In my directing class, a fellow theatre student was told he miscast his choice for Lady Macbeth in the assigned scene he was directing. Then my theatre instructor referred to me. In fact, he said that I should play this famous character; I could “play mean.” It was as if any of my weaknesses were immediately canceled out.
Late in my senior year of college, I was cast as “Lady M” herself. Because of the challenging staging of the play, the production eventually fell through. But after immediately learning my lines (yes, I’m that kinda person), I felt empowered reciting them during those few rehearsals. I saw the character’s sinister nature present itself as strength and yes, a force to be reckoned with. So, go with it, right?
I equated “mean” or angry to that of great power. Being denied permission to possess any anger myself for much of my life, especially dealing with my eating disorder behaviors, in this theatre moment, I decided to take this strong persona- and all that it represented- and run! Run dramatically! Run fantastically! And yes, run mean!!!
I ran amok, amok, amok is really what I did. Oh yeah and I ran my share of bad acting also. But “being mean” in character meant I could push boundaries, get what I want; it meant that I was powerful. Never mind the real weak person I actually was; no, please look at this acting (lie) I’m giving you! Don’t I have it all together?
Aren’t I a force to be reckoned with?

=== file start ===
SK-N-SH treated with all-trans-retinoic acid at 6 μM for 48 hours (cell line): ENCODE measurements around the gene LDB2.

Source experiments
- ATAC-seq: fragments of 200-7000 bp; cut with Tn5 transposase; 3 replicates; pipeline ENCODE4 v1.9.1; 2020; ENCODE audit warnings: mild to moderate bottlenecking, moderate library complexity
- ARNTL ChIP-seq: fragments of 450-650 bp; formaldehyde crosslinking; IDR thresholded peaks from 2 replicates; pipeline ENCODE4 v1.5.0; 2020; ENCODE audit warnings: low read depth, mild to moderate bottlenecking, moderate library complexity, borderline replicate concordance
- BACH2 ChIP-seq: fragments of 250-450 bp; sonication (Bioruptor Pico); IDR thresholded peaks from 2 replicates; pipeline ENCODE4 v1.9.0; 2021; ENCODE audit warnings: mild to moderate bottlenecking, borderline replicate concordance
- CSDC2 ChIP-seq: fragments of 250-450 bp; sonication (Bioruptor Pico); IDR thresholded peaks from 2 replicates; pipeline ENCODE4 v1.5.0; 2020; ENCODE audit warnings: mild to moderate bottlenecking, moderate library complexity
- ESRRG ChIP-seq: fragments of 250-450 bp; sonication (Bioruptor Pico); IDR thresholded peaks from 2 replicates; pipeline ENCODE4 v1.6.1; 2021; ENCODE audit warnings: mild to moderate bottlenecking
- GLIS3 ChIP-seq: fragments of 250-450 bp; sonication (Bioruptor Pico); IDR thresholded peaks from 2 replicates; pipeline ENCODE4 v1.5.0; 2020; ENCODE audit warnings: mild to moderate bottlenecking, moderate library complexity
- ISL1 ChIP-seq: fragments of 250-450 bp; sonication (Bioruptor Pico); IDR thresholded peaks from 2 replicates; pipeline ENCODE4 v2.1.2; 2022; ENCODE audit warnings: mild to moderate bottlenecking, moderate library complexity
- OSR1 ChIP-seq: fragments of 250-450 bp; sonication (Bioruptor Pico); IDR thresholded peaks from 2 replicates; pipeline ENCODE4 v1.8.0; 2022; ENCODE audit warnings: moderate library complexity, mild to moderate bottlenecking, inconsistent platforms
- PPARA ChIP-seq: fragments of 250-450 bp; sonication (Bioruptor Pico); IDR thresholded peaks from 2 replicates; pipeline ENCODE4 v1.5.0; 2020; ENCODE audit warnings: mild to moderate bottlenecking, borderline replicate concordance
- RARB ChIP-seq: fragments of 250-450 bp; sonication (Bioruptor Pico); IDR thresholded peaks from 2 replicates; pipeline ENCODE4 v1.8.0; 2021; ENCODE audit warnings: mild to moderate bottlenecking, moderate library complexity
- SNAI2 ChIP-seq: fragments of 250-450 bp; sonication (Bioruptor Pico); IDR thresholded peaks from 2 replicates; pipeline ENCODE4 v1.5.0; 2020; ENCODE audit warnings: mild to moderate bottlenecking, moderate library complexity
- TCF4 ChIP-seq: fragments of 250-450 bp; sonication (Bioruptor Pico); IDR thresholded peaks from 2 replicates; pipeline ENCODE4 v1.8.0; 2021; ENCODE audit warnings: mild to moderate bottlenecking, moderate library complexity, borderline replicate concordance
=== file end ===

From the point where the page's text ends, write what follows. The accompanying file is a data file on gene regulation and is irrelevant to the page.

Aren’t I a force to be reckoned with?
Not exactly. Like the famous player’s speech from Shakespeare’s “Hamlet, the speech all of us theatre students were required to learn, I indeed, was…
“…tearing a passion to tatters, to very rags…”
But power, by virtue of a mean presentation of a character, drove me to keep other people at bay and me on track in getting ahead. Not exactly “sugar and spice and all things nice,” is it? But I would be heard! I would be powerful! I would not be who I actually was!
Lady Macbeth, indeed, would pop up a few times for me in my life.
When I asked my theatre professor for audition piece suggestions, again, she came up. Now, please keep in mind that, at the time, I was already doing dramatic pieces, “crazy women,” like the homeless bag lady from Jane Wagner’s “The Search For Signs of Intelligent Life In the Universe.” Therefore, I questioned his suggestion, informing him that I’d already done some strange and wacky pieces. His response? “You know you’ve already set yourself up. You’re strong; you have a strong presence.” He told me I am a great character actress. So much for the ingénue roles, huh?
Roles. Do we box ourselves in, believing only certain female roles are worthy? How do we feel about beauty, wifedom and motherhood, for instance? Do we get into a catfight- emotionally, mentally and even-yikes-physically, simply because we’re insecure about the role we’re currently playing?
Is this really how God wants us to live and relate to one another?
It’s been years, and now, with cliché hindsight, I’ve discovered that way of being is not God’s best. Nope. Being competitive, covetous, sinister, plotting and frankly, “hell on wheels,” even if, like Queen Gertrude or Lady Macbeth we’re interesting characters, is not exactly what God had in mind for us when it comes to living with ourselves, other women- and all people, for that matter.
God has a better way; check it out: